Tag Archives: Grantaire

Commandeering the Tavern

Grantaire skips out on the insurgency to get drunk. Joly and Laigle are with him. Joly has a cold, but is drinking anyway. (Grantaire feels slighted that Enjolras didn’t invite him to the revolution, and declares he won’t go to his funeral. Truer words…)

Have I mentioned lately how much I like Donougher’s translation?

‘Sbeaking of revolution,’ said Joly, ‘abbarently Barius is badly in love.’
‘Do we know who with?’ asked Laigle.
‘Doh.’
‘No?’
‘Doh, I said.’

Enjolras and the rest walk by on their way to find a spot to build a barricade, stop to chat, and figure, hey, it’s a nice defensible spot, why not make our stand here? Much to the consternation of the tavern owner, the widow Hucheloup.

I find myself wondering whether they would have been quite so casual in commandeering the tavern if the owner and staff weren’t all women. I’m sure they would have still done it, but I suspect they would have gone about it differently.

Admittedly they seize a passing cart and a horse-drawn bus for building the actual barricade. But there’s no description of how they treat the carter or the bus driver (though they’re at least polite to the passengers and let the horses loose). Grantaire and Joly harass the widow and the waitresses until Courfeyrac and Enjolras step in and tell them to knock it off.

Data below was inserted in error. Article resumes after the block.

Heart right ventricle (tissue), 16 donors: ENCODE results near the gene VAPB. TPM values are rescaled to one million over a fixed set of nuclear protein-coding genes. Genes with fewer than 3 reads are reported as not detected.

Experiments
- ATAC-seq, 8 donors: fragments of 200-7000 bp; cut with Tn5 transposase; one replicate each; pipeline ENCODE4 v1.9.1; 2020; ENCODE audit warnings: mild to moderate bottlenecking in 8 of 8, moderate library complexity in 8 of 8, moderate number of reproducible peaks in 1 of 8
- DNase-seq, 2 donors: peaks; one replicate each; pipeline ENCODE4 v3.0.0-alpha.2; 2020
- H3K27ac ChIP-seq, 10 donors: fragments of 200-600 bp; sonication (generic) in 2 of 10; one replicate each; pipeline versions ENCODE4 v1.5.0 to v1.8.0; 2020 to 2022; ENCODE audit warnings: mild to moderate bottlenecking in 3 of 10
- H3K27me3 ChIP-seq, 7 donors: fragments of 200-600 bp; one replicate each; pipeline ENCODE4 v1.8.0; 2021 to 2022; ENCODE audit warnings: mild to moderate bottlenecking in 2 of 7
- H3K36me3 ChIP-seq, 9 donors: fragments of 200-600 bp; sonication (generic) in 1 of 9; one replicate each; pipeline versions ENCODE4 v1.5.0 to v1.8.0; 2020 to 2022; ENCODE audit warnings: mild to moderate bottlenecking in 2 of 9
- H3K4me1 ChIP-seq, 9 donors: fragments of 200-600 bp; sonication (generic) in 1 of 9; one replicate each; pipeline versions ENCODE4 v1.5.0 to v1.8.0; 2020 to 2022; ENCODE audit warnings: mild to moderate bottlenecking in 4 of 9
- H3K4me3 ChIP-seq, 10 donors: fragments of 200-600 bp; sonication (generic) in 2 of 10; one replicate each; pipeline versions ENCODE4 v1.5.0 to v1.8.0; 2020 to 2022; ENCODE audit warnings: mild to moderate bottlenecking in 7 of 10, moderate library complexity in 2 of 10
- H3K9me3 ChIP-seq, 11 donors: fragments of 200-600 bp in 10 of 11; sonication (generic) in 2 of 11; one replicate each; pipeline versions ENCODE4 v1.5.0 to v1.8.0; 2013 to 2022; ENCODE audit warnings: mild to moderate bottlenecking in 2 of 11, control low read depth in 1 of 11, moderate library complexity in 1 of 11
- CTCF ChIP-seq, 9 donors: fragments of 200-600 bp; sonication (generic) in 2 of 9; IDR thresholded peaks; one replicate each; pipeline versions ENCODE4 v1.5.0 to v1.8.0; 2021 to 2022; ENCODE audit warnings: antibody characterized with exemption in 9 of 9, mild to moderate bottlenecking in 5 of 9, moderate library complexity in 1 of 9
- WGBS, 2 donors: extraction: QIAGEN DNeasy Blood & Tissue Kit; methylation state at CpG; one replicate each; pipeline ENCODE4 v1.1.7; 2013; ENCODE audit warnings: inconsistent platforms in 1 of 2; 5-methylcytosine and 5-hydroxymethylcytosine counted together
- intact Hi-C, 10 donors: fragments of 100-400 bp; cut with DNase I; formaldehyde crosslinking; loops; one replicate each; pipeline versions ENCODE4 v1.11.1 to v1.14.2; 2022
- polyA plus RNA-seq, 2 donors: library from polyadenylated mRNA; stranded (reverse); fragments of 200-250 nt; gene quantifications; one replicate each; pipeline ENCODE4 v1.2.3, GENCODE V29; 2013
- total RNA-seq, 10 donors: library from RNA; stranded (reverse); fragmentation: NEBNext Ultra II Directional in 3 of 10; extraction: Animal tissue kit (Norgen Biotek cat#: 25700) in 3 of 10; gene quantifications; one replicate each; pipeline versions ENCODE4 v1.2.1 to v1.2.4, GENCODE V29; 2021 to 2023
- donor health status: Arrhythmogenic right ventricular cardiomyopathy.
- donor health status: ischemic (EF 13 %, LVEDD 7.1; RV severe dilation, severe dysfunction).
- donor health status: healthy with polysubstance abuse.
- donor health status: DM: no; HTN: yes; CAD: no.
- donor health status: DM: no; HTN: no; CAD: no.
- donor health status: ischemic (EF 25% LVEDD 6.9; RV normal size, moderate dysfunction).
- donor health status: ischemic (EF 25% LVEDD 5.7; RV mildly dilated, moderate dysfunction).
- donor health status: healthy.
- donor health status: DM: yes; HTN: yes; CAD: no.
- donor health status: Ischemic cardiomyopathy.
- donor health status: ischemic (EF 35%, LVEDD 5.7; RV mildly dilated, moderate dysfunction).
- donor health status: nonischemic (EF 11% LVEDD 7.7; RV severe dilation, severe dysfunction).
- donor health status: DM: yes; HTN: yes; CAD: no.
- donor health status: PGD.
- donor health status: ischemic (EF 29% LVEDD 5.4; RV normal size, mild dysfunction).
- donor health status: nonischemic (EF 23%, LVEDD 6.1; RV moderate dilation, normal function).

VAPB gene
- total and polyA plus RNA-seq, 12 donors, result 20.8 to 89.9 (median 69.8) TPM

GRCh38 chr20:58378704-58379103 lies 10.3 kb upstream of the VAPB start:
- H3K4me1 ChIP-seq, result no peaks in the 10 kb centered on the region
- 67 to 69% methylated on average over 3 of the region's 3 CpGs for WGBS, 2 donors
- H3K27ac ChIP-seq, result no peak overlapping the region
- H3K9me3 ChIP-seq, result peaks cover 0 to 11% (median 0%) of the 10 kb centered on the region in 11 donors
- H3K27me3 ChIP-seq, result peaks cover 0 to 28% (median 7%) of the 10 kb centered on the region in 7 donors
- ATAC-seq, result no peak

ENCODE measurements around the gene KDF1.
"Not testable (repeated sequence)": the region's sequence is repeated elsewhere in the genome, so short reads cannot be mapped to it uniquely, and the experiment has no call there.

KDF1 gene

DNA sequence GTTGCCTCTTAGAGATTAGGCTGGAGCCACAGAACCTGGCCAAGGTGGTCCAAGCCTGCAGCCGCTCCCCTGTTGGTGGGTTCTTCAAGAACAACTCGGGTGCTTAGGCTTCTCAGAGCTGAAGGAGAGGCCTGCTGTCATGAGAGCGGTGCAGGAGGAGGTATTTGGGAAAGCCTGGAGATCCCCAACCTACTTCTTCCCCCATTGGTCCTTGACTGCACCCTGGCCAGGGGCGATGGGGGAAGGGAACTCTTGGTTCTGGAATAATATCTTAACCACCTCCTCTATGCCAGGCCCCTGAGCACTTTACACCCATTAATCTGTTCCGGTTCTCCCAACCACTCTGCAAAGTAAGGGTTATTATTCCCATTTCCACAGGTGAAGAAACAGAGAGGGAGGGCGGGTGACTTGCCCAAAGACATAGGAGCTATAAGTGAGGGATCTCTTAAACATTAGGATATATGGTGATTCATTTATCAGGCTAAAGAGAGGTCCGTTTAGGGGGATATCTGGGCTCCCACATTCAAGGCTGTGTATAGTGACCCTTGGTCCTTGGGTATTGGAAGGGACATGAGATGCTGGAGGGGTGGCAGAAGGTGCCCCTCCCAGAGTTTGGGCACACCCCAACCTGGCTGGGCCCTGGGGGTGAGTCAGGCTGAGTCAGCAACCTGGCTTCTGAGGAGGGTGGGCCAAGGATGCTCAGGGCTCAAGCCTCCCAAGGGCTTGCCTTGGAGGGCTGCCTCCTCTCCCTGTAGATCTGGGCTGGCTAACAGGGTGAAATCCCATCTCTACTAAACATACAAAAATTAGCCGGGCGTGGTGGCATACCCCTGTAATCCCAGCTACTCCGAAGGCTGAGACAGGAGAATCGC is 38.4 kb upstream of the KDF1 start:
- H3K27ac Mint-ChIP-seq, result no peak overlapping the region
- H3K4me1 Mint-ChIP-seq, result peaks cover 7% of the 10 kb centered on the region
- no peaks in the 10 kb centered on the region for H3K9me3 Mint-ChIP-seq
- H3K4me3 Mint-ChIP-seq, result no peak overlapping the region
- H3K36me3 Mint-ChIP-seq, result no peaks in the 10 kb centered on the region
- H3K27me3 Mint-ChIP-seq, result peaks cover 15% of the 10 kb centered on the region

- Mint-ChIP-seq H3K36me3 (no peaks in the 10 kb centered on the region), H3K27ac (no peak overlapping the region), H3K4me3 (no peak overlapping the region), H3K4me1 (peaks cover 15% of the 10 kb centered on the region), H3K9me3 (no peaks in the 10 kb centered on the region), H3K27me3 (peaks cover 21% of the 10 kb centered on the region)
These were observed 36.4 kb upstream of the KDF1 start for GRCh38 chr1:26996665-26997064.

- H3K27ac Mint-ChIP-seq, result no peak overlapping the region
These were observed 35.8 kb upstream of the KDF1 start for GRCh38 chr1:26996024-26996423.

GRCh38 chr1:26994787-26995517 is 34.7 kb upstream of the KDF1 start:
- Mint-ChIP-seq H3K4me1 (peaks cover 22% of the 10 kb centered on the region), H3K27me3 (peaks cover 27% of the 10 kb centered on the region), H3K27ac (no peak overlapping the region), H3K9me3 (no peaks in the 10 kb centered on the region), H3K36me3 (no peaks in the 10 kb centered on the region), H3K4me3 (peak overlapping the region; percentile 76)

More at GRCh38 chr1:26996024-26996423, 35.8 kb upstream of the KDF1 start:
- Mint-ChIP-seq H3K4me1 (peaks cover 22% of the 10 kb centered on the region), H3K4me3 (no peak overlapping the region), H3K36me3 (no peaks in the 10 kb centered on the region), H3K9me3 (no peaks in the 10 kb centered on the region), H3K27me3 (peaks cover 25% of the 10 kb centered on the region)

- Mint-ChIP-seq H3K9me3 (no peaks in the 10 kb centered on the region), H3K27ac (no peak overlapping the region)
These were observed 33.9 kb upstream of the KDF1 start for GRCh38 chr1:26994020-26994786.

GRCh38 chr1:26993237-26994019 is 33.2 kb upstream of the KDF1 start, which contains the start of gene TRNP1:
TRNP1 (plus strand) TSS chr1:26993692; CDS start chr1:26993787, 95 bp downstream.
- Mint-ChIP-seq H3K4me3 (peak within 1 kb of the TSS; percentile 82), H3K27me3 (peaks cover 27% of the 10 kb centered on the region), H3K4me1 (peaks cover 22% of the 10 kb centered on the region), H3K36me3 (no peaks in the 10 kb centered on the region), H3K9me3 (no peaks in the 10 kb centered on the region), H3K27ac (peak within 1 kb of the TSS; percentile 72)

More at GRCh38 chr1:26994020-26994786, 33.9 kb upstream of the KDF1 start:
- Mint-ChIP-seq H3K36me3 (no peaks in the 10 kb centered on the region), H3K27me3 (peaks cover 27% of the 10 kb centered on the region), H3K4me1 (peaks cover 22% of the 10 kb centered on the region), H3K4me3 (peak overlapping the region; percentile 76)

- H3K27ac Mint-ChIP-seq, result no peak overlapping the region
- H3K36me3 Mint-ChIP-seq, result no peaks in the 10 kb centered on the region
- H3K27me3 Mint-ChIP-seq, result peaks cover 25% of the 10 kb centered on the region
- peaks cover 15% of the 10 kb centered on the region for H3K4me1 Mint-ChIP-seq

Only Courfeyrac even attempts to console Mme. Hucheloup as they tear apart her home and business, and he’s extremely bad at it, suggesting it’s her chance to get back at the city for fining her over minor code violations. She’s not convinced.

(Incidentally, Grantaire has moved on from wine and is drinking a mixture of stout, brandy and absinthe. No wonder he sleeps through the entire siege.)

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Dominoes

Part four opens with an extended description of French politics in the years 1830-1832, much of it focused on King Louis-Phillipe and the July Revolution that installed him as (to hear Hugo tell it) a compromise candidate between people who wanted a king and people who wanted a leader who wouldn’t infringe too much on people’s rights. Naturally, no one’s quite satisfied with the results, leading to an ongoing, simmering unrest below the surface.

Despite the specifics to the July Monarchy, there are a lot of universal issues: political philosophy breaking into factions, solving both the production and distribution of wealth (Hugo disparages both communists and unrestricted capitalism on the same page), etc. “At times the conscience of the honest man caught its breath, so great was the unrest in the air, with fallacies and truths intermingled.” That sounds sadly familiar.

It does eventually get back to the ABC Society, and their efforts to maintain ties with various groups of people in the city. Grantaire, trying to impress Enjolras, insists he’s perfectly capable of both walking to the quarry to meet with the marble workers (his shoes are capable too!) and talking revolution with them. I know stuff!

Naturally he ends up playing literal dominoes instead of setting up figurative ones.

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Getting Schooled

I’ve mentioned that Donougher’s translation preserves a lot more of Hugo’s wordplay than Denny’s. Here’s a pun that Denny couldn’t get rid of: the Friends of the ABC (abaissé). It’s literally the whole point of the name.